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Conspiracy theorist Alex Jones rants against Facebook, Google outside DC hearing

Alex Jones, who was kicked off multiple online platforms in August, shows up in Washington.

Alex Jones gestures with his hands at his broadcast desk.

Alex Jones made an appearance in DC. 

Screenshot by Joan E. Solsman/CNET

As congressional hearings featuring Twitter CEO Jack Dorsey and Facebook COO Sheryl Sandberg kicked off Wednesday, conspiracy theorist Alex Jones held what appeared to be a press conference outside the hearing. 

Jones, the man behind InfoWars, spoke to a crowd of reporters and about 1,000 viewers via livestreaming platform Periscope. He said he was there to "face [his] accusers."

In August, companies like Apple, YouTube and Spotify booted Jones off their platforms

Among other things, Jones said companies such as these can't pick and choose when they act as publishers policing content.

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During the hearing, Sen. Martin Heinrich, a New Mexico Democrat, asked Sandberg and Dorsey about dealing with the spread of misinformation, citing as an example someone claiming that a school shooting is a hoax. Jones has, in the past, said that the 2012 Sandy Hook shooting, in which 26 people died, was fake. He also said survivors of the Parkland shooting in Florida were "crisis actors."

Sandberg said that she personally finds claims like that upsetting. She also explained how Facebook is offering additional information about posts, saying that bad speech can be countered by factual speech. Still, she said, "We don't think we should be the arbiter of what's true and what's false."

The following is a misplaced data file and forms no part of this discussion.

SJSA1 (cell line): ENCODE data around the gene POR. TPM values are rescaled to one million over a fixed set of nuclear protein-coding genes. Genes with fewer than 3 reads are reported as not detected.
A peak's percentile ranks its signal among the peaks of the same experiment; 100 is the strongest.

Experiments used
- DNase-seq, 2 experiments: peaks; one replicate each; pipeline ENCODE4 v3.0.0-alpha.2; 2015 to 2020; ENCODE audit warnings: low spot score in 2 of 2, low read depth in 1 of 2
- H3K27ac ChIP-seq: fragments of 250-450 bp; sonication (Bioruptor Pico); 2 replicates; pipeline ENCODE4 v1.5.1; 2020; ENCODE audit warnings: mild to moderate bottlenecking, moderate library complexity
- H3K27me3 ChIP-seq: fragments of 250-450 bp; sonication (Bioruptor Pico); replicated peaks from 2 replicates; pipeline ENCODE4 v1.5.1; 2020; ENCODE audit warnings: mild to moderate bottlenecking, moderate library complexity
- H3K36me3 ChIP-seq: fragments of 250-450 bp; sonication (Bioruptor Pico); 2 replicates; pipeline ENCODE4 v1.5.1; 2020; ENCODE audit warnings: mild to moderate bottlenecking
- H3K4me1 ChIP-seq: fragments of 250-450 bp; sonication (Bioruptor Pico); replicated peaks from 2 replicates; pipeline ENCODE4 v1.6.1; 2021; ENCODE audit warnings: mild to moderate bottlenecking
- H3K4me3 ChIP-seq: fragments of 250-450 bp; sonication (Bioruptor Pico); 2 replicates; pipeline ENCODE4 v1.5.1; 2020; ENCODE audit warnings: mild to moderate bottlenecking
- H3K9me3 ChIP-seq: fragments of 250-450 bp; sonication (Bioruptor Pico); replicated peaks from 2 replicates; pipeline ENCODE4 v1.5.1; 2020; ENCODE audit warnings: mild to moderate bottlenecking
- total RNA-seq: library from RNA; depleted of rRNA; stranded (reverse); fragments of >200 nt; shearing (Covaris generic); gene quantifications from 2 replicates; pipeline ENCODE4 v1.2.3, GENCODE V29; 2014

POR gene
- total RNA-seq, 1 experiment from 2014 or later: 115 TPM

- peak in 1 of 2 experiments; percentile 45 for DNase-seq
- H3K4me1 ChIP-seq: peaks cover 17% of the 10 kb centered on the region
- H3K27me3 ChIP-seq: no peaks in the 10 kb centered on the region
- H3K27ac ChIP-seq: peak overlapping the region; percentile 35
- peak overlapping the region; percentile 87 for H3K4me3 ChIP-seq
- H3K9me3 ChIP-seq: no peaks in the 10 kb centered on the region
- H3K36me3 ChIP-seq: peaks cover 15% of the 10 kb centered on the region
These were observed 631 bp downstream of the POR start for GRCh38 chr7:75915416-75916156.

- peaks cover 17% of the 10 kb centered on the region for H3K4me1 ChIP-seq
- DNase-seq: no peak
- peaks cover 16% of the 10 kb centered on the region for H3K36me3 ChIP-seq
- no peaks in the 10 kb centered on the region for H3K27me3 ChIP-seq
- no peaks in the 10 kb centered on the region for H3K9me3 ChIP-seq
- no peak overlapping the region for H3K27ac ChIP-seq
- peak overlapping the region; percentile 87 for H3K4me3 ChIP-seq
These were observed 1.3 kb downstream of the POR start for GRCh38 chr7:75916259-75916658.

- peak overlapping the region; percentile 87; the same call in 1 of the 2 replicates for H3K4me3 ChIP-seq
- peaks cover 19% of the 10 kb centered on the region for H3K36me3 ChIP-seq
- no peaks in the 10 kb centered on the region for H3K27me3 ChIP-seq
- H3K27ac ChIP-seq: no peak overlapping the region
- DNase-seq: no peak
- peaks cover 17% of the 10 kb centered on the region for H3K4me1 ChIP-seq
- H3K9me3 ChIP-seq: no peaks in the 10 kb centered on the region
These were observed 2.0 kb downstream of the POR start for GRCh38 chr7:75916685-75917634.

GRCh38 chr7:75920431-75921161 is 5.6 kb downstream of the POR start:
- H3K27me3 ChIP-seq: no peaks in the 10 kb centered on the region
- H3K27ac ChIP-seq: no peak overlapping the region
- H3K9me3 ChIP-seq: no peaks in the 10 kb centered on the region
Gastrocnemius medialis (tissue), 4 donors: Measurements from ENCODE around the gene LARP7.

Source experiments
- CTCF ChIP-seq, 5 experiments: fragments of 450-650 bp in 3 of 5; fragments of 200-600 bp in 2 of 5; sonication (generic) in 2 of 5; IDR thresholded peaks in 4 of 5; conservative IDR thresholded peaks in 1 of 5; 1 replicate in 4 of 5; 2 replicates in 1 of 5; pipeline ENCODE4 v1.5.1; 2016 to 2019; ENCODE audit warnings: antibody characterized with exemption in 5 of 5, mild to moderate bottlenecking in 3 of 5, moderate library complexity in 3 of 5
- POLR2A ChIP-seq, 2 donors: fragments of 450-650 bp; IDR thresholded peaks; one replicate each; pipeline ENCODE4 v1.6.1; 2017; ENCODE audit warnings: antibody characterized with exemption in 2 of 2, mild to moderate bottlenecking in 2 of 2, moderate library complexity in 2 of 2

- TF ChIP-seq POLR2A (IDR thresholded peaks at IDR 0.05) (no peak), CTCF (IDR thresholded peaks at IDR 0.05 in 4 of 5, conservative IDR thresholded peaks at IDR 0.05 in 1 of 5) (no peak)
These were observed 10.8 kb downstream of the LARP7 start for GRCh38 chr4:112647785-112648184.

During a brief break, CNET's Rich Nieva, who was attending the hearing, asked Jones about his presence there. 

"They demonize me in all these hearings and tell lies about me," Jones said, going on to call Twitter and Facebook "absolute cowards."

Also during the break, Jones confronted Florida Republican Sen. Marco Rubio as he was speaking to reporters over what Jones referred to as the purging of conservatives from social media. Rubio told Jones he didn't know who he was. The exchange between the two got testy.

First published Sept. 5 at 7:11 a.m. PT.
Updated at 8:01 a.m. PT: Added question from Sen. Heinrich. At 8:21 a.m. PT: Added comments from Alex Jones. At 8:47 a.m. PT: Added exchange between Jones ad Sen. Marco Rubio.

Executive decision: Twitter's Jack Dorsey reportedly overruled decision to ban Alex Jones.

Tough questions ahead: Facebook, Twitter and Google have a lot to prove to Congress